Aug. 28 (UPI) -- As statues honoring Confederate leaders come down across the United States, a statue of Dr. Martin Luther King, Jr., will be unveiled Monday in downtown Atlanta. See how the sculpture made sure it looked like Dr. King below.
The 8-foot-tall bronze statue will be situated at the state Capitol, grounds dominated by figures from Georgia's Confederate and segregationist history. Gov. Nathan Deal will be joined by members of the King family, Atlanta Mayor Kasim Reed, state Rep. Calvin Smyre, Capitol Arts Standards Commission members and other dignitaries at the unveiling.
The sculpture will be visible for up to two blocks down the street named for the civil rights leader, who was assassinated in 1968. The unveiling comes on the 54th anniversary of King's celebrated "I Have a Dream" speech in Washington, regarded historically as a galvanizing moment in the civil rights movement; the date was chosen prior to recent violence in Charlottesville, Va., and the move to take down Confederate monuments.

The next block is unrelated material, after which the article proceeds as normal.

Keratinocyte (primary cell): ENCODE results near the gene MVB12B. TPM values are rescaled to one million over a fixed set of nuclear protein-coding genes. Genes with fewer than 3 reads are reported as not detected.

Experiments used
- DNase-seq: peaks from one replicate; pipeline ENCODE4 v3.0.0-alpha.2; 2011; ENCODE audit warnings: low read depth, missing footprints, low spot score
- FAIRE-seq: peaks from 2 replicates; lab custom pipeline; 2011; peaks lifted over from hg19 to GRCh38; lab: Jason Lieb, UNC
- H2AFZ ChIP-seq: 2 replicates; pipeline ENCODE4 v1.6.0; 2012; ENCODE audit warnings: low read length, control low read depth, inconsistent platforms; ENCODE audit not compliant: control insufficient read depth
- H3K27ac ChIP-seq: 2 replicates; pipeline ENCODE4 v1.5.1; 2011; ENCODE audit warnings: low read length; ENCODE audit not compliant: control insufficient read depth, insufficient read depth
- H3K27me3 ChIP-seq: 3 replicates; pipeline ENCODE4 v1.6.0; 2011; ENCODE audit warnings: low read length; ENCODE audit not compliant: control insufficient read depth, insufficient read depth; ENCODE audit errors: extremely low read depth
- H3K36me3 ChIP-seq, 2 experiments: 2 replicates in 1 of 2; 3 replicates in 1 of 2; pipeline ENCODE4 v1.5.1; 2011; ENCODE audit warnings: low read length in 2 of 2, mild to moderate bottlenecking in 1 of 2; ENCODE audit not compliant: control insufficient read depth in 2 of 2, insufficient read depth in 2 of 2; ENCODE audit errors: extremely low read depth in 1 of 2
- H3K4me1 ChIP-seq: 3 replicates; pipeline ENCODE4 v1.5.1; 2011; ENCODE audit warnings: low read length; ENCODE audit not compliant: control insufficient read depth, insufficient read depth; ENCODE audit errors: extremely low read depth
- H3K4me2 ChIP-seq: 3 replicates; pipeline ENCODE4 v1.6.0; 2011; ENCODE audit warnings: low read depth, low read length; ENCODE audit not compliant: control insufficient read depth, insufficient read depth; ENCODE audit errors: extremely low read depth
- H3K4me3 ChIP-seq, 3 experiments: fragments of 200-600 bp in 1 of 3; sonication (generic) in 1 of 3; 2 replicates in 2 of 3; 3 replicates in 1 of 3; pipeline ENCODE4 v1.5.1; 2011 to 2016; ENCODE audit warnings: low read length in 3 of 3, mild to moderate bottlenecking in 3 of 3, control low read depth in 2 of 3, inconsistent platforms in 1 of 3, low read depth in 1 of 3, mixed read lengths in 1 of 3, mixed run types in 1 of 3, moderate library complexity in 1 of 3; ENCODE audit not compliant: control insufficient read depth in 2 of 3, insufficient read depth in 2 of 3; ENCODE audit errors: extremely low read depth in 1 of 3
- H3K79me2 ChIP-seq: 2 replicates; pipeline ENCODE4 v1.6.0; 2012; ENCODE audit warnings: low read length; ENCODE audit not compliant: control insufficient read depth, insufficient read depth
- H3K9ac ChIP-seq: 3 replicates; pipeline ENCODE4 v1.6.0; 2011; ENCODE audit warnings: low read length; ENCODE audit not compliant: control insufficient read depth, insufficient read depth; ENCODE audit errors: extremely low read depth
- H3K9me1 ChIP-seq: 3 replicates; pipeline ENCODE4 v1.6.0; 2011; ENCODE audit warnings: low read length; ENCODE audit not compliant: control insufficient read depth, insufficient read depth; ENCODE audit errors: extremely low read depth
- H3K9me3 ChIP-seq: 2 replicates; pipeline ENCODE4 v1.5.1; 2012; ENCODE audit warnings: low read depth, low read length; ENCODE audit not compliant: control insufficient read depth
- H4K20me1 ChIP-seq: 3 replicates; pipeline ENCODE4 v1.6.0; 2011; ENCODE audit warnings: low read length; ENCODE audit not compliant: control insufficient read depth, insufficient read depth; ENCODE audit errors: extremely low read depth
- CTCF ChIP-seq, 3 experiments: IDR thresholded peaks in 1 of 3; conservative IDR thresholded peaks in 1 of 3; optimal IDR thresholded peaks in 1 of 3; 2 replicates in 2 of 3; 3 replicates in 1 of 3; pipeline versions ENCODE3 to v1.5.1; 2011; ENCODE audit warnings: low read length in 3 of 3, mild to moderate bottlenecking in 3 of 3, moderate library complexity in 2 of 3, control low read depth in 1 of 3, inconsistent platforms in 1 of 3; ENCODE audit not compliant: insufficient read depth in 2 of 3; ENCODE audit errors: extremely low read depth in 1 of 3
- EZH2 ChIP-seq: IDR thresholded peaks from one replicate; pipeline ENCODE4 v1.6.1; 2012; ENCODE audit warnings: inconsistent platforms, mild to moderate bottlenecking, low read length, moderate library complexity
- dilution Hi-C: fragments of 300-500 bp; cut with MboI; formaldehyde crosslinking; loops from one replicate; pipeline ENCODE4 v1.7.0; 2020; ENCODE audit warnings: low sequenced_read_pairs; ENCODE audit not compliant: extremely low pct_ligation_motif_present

"He's gazing slightly toward MLK Boulevard," sculptor Martin Dawe told the Atlanta Journal-Constitution of the statue. "You make people smile not by the mouth but by the eyes, so I have a slight glimmer that I hope comes through."
The statue of King will also be looking in the direction of his boyhood home, the Ebenezer Baptist Church, where his father served as pastor, and his burial site.
Atlanta's new statue comes at a time of declining popularity for Confederate statues in the United States. However, a new Confederate monument has gone up in Alabama.
Saturday, a statue dedicated to unknown Confederate war dead was unveiled in Crenshaw County, Ala. The small stone monument is part of a park on private land featuring other memorial markers, replica cannons and flagpoles flying the Confederate battle flag and other emblems.